How to Get Rid of a Pinched Nerve

In this video, I’m going to show the absolute best movement to take pressure off a pinched

nerve in the lower back.

Hey everyone, Dr. Rowe here at SpineCare in St. Joseph, MI.

I see patients on a daily basis with pinched nerves due to bulging discs and herniated

discs, and these exercises I’m going to show have helped a lot of them find quick relief.

With a herniated disc in the lower back, we need to focus on extension or backward movement.

This movement is important since it helps bring bulging material back inside the disc

and off pinched nerves.

The goal of these stretches is not only to decrease pain levels, but also to get what

we call centralization of nerve pain.

That’s a way of saying that if you put pressure on a nerve, it will cause it to travel, such

as a shooting sciatica pain down the leg.

If you relieve the pinch off the nerve, it will start to heal by having the pain travel

back to the starting point, which would be the low back.

In a nutshell, if you feel less pain and it’s not traveling as far after doing these stretches,

then you know they are working for you!

So I’m going to show variations of extension exercises in different positions.

These will include lying on your back, your stomach, seated and standing.

They’ll give you many options to experiment with, so give them a try and go with the ones

that feel the most comfortable for you.

Let’s get started and get feeling better right now.

For this first exercise, lie on your back with a rolled up towel under your lower back.

This exercise helps to arch your lower back, relieving pressure on the spinal discs.

You can also use larger objects, such as pillow, to get more of an arch in the back and a more

intense stretch.

Hold this position for up to a couple minutes at a time (as long as you feel comfortable)

and repeat.

For a more advanced stretch, you can do a ball arch on a stability ball.

Roll the ball under you so that your back is flat on the ball.

The ball should follow the curve of your spine.

Let your back extend over and go to a position where you feel the lower back starting to relax.

Hold this position to create extension from your upper back to the lower back.

For exercises lying on the stomach, we’ll go from the least to most intense.

First is simply lying down on a flat surface with a pillow under the chest.

This will elevate the trunk slightly and put the lower back into slight extension.

To make the stretch stronger, prop yourself up on the elbows and let the hips and pelvis

lie as flat as possible.

You want to put an arch in the lower back.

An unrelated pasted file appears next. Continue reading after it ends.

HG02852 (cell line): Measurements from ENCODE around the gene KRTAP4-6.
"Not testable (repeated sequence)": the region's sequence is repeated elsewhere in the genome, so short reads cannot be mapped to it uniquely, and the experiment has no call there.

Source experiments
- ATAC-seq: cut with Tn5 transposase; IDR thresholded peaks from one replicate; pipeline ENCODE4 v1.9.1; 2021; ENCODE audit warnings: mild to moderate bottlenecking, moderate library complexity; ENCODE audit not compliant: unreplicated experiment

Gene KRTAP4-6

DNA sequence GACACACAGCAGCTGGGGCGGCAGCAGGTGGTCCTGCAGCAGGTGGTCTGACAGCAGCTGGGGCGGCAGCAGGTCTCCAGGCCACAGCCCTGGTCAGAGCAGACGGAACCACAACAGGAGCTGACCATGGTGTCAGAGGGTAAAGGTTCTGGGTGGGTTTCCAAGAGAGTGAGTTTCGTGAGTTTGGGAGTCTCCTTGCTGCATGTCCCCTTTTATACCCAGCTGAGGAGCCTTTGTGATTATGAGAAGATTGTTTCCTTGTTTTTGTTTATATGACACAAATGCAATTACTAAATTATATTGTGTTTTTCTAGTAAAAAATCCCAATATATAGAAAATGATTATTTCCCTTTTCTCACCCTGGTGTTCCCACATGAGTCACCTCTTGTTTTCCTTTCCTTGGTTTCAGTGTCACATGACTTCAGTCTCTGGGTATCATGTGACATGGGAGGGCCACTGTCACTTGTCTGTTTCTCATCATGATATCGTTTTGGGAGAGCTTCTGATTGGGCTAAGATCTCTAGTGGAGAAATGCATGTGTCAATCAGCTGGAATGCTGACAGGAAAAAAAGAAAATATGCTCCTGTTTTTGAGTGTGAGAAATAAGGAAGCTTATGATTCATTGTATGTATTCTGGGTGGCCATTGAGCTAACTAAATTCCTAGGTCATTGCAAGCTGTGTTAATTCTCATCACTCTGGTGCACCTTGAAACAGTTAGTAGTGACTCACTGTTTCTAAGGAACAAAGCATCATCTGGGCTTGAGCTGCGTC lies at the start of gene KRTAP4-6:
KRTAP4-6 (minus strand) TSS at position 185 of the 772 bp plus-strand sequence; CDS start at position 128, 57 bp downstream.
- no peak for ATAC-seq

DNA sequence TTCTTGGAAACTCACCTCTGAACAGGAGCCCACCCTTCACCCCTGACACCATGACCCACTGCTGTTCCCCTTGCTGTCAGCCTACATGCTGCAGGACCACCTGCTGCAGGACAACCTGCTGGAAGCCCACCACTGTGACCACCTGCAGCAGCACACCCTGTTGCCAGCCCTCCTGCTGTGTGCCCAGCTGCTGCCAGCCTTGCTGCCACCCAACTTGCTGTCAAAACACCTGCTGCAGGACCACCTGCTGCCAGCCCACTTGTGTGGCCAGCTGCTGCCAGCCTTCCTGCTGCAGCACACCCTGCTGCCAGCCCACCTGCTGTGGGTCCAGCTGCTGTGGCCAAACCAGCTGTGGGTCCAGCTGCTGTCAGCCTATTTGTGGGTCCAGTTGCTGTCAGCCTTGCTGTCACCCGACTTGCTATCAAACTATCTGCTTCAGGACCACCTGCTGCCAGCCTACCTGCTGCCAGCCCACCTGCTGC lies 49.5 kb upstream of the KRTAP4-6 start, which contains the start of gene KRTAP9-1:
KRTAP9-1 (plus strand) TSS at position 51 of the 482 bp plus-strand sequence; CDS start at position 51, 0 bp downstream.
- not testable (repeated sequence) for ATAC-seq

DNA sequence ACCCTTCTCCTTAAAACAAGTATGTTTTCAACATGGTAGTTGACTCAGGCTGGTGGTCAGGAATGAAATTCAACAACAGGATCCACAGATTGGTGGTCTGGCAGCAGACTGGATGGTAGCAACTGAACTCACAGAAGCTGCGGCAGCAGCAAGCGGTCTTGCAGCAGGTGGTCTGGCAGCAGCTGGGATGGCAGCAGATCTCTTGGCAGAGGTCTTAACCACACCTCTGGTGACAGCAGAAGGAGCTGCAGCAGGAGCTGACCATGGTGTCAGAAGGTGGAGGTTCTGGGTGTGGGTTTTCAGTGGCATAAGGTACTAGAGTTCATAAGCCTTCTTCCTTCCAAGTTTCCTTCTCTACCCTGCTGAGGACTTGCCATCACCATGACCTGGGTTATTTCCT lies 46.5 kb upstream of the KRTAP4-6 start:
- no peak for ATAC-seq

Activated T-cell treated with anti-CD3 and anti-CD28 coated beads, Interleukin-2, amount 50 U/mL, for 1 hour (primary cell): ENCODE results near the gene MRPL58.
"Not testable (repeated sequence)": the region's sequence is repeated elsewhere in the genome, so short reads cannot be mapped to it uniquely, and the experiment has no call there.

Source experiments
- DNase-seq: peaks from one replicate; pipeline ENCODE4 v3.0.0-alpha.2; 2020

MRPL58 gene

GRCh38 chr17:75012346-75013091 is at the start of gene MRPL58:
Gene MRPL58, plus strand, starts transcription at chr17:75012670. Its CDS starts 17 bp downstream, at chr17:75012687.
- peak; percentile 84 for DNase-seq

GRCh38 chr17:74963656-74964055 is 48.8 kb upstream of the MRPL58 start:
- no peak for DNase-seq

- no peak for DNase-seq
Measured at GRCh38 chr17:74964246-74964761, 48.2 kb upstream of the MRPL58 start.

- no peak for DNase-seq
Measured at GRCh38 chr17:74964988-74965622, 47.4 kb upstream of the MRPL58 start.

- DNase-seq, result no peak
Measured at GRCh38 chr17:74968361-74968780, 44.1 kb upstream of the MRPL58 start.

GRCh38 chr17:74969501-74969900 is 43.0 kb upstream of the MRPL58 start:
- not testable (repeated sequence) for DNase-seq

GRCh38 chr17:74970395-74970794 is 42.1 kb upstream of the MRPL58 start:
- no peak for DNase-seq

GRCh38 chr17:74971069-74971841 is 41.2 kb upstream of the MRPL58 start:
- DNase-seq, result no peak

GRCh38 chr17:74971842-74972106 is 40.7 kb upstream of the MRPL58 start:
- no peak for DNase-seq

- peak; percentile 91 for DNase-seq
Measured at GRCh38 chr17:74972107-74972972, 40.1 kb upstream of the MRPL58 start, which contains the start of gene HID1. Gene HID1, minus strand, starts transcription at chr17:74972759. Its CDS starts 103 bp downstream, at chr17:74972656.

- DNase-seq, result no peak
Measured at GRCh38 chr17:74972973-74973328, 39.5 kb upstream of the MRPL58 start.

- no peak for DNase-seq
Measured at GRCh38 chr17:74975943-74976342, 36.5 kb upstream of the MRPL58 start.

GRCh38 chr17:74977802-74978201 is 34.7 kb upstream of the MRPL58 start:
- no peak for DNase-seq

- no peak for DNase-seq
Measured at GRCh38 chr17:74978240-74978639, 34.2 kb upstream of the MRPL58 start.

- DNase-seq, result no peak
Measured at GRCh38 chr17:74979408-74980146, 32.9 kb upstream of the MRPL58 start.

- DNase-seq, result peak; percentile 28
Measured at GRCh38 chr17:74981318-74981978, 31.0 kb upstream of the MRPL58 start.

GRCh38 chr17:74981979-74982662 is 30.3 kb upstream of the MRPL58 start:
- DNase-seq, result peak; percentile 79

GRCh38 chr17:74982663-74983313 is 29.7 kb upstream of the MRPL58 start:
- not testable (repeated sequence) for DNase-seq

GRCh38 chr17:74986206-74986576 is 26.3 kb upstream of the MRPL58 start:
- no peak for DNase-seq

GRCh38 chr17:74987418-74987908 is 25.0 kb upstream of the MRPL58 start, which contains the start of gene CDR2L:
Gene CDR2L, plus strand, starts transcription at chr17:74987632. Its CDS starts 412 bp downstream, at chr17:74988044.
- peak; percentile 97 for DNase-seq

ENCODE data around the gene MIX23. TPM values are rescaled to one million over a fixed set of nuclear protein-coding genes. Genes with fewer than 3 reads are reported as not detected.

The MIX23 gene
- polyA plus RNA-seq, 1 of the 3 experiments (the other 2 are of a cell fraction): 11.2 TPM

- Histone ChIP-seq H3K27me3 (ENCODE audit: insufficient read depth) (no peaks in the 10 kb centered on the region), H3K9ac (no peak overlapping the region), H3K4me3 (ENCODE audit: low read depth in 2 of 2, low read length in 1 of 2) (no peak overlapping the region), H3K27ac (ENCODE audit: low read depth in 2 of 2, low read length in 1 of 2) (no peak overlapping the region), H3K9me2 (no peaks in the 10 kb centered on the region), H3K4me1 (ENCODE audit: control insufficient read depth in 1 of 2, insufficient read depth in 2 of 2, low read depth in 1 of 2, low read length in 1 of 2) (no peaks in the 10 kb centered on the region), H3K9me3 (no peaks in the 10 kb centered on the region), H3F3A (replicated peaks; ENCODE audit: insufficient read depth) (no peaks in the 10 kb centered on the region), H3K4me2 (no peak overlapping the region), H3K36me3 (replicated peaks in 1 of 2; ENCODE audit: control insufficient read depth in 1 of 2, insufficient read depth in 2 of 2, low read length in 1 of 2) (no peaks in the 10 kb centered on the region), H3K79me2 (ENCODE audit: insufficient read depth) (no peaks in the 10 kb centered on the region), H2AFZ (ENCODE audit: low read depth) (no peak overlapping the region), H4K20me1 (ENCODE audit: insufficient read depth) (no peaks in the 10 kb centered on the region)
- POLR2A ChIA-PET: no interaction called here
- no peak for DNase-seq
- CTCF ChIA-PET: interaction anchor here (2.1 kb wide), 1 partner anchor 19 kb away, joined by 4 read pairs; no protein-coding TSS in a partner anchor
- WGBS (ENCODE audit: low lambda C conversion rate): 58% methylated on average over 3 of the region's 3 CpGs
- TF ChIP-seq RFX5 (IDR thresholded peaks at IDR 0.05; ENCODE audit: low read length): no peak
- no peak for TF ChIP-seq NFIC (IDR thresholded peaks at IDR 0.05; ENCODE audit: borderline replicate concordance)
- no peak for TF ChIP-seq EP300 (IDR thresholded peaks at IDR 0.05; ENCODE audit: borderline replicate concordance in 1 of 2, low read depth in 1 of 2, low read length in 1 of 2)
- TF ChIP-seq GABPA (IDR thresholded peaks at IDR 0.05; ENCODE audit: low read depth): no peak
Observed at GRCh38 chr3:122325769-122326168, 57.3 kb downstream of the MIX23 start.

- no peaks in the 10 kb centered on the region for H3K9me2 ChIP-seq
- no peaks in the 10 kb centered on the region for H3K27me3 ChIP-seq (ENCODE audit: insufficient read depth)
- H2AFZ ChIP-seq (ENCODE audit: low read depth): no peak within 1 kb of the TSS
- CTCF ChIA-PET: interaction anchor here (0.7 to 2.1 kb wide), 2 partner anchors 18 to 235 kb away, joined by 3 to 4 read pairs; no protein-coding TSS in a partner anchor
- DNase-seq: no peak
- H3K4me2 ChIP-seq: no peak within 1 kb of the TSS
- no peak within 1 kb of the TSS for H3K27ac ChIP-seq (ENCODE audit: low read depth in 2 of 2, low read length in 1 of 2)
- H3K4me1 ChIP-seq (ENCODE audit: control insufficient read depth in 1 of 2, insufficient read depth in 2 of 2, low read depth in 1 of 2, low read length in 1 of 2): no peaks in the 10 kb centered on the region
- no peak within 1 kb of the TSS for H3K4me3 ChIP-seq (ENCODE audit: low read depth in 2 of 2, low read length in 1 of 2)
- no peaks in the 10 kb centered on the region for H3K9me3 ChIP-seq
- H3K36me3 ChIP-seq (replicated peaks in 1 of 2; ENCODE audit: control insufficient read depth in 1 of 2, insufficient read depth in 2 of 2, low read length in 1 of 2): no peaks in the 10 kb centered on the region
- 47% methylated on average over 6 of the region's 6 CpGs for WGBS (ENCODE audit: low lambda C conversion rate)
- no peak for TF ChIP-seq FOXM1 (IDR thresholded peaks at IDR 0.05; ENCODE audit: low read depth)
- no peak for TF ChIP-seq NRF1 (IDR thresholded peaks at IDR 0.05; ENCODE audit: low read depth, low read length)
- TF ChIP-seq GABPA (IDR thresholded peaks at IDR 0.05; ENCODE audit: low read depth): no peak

The advanced stretch in this position would be fully straightening the arms out and getting

an intense stretch in the lower back.

Go to your comfort levels and hold for up to 15 to 30 seconds and repeat 3 to 5 times.

Sitting with good posture at the edge of a chair, place your hands in the small of your

back (for support) and slowly extend your back by arching the spine backwards.

Hold for 15-30 seconds, relax, and repeat 3 to 5 times.

For a more intense stretch, press into the small of the back with your hands to help

increase the arch, but only go to what is comfortable.

For standing extension, the movement is similar to the seated stretch.

Slowly, extend your lower back by arching backwards.

Hold for 15-30 seconds, relax, and repeat 3 to 5 times.

You can (again) press into the small of the back to make the stretch stronger.

These exercise is specifically used to treat disc bulges that are pinching nerves off to

one side, causing sciatica or leg pain.

Start with your feet together, standing about a foot from a wall.

The leg that isn’t hurting is the one you want closest to the wall.

Bring your elbow to the side, and then lean against the wall.

Slowly slide your pelvis next to the wall, to create a side-bend in the spine.

Hold the pelvis next to the wall for 5 seconds and then return to the start position.

Repeat this exercise up to 10 times.

If your pain is still lingering or getting worse, more sophisticated traction (to relieve

pressure in the spinal disc) is going to be needed to get relief.

Look into Spinal Decompression Therapy, which is one of the best, conservative options available

that can help treat herniated discs and pinched nerves.

I use Spinal Decompression Therapy in my office, and have gotten great results with it, and

have helped a lot of people get long-lasting relief without the use of drugs, injections,

and surgery.

So I hope these stretches helped you out and you’re already getting some relief.

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